Writing Monologues – Be So Emotional




WHAT IS A MONOLOGUE?

  • A monologue expresses the thoughts of one person.
  • A monologue should have a beginning, middle and end.
  • A monologue should always reveal something – be it a story, a secret, an answer to a question, or an emotional outpouring.

PART THREE of this series on Writing Monologues will focus on emotions.

It is essential that there is an emotional journey in your monologue. Just as there needs to be a journey in the story from beginning to end, there needs to be an emotional journey: a change, a development, a transfer from one emotional state to another. There’s nothing worse than a monologue that picks a single emotional state and stays there for the whole piece! Variety is the key.

What does that mean?

Think of your monologue as a roller coaster. There are ups and downs, peaks and valleys. That’s what makes the roller coaster exciting, the changes in the journey from beginning to end. The mistake that a lot of writers make is to think that intense equals interesting. That if there are a lot of exclamation marks, an audience will be engaged. Nothing could be farther than the truth. Audiences do not like to be yelled at. Certainly you can shock an audience, you can have intense moments. But the longer that intensity goes, the more your audience will retreat. The more they will think about their dry-cleaning or work. Yelling pushes an audience out of the world of the play, something you definitely do not want.

Also, we as human beings never feel one single emotion at a time. We are happy/sad. Embarrassed/mad. The more variety in the emotion of the monologue, the more three-dimensional the character, the more connection with your audience. That’s how you grab and audience and keep them: connect through emotion, don’t direct through emotion.

Use this exercise to practice changing emotion within a monologue.

EXERCISE

Write a monologue in which a character watches a parade. Re-write to explore the following emotional journeys:

  • The character starts MAD and ends HAPPY.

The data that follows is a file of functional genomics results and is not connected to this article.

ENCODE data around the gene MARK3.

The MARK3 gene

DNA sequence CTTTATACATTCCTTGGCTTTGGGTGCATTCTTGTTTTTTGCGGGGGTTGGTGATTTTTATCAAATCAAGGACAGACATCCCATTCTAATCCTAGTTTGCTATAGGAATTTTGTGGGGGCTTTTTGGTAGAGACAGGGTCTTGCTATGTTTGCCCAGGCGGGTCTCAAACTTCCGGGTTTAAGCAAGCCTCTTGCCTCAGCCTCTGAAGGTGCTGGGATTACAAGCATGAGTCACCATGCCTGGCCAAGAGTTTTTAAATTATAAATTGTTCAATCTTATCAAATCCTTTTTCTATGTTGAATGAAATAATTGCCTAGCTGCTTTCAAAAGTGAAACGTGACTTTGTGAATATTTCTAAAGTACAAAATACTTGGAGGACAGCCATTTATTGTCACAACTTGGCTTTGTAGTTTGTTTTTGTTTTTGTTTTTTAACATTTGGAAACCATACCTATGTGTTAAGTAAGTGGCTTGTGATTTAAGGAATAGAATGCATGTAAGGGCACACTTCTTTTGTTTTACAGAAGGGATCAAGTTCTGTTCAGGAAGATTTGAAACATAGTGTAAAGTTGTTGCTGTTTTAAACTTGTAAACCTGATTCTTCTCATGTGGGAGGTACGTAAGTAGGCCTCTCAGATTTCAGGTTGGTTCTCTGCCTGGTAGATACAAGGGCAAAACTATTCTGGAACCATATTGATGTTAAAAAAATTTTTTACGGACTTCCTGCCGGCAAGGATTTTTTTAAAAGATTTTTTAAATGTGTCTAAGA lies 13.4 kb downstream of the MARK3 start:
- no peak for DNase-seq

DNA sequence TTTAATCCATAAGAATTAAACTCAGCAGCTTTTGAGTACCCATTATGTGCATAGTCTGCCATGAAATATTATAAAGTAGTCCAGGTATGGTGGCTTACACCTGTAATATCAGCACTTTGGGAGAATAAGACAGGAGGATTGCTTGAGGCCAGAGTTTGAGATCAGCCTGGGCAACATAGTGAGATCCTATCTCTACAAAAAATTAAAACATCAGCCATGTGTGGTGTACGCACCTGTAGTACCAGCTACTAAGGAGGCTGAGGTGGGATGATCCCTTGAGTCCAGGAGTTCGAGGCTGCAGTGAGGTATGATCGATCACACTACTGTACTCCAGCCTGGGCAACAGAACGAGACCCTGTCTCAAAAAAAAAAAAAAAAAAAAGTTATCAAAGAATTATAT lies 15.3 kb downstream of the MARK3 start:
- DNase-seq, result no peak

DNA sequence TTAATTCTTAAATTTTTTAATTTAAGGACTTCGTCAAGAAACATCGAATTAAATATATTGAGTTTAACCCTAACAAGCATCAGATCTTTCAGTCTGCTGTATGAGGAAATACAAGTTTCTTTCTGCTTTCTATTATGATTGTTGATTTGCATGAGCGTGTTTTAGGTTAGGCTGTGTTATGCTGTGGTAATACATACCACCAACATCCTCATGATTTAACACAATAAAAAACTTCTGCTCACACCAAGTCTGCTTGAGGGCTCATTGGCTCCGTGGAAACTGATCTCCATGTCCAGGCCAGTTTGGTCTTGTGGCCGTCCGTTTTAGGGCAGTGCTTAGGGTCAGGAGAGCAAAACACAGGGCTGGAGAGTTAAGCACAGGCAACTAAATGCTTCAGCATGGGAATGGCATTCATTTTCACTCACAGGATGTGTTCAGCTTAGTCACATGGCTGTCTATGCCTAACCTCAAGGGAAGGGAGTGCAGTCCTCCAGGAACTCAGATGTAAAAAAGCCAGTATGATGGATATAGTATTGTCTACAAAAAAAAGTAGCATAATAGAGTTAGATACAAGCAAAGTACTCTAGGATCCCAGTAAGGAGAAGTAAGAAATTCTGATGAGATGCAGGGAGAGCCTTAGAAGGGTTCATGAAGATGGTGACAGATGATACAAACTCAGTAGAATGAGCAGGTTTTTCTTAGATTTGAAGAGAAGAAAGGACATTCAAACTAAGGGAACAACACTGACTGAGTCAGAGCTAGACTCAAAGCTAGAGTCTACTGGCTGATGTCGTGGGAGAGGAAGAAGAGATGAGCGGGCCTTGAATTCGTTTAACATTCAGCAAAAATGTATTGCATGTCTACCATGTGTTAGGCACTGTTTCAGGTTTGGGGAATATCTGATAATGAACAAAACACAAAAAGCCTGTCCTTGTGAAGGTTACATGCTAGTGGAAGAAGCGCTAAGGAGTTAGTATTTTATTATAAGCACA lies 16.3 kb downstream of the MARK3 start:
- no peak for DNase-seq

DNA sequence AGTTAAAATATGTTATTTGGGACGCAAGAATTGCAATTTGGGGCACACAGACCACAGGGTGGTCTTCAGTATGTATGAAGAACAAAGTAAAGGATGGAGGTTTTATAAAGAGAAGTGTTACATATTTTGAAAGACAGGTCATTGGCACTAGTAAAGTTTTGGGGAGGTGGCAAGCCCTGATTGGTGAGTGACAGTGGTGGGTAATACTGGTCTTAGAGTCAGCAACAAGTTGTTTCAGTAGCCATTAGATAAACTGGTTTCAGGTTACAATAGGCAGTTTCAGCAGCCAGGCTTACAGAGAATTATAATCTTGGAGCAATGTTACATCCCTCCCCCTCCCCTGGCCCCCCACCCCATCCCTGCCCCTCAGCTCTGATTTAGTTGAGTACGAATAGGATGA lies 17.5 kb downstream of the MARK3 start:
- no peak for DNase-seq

• The character starts SAD and ends PROUD.
  • The character starts FEARFUL and ends JOYFUL.
  • The character starts JEALOUS and ends with COMPASSION.

Every writer wants to write a monologue that brings down the house. That show stopping moment, that brings the audience to the edge of their seats. How is that accomplished? It’s just as easy to go the other way, to write a monologue that completely slows the pace with selfish, indulgent, ‘I remember when’ writing.

The answer can often be found in the character’s ‘need to speak.’ Why does the character need to speak? What is happening that propells the character speak – why now? Why not yesterday or tomorrow? How do they go for that need? What happens to the character emotionally if they succeed? What happens to the character emotionally if they fail?

The more you determine the need to speak, the most urgent the moment. And urgency will draw an audience in every time.

EXERCISE

  • Take your Parade monologue.
  • Determine on the best ‘need to speak’ scenario for your character.
  • Determine the emotional quality that best represents this ‘need’ for the beginning of the monologue.
  • Decide if the character succeeds or fails in achieving their ‘need’ at the end of the monologue.
  • Determine the emotional quality that best represents their success or failure.
  • Re-write the monologue to show all of the above.

Make every monologue you write an emotional, urgent, need to speak moment.

The next article in this series on Writing Monologues will explore Language Structure. All characters should speak in a specific language that illuminates their personality. This is especially important in monologues, where we focus on a character for more than a couple of lines.

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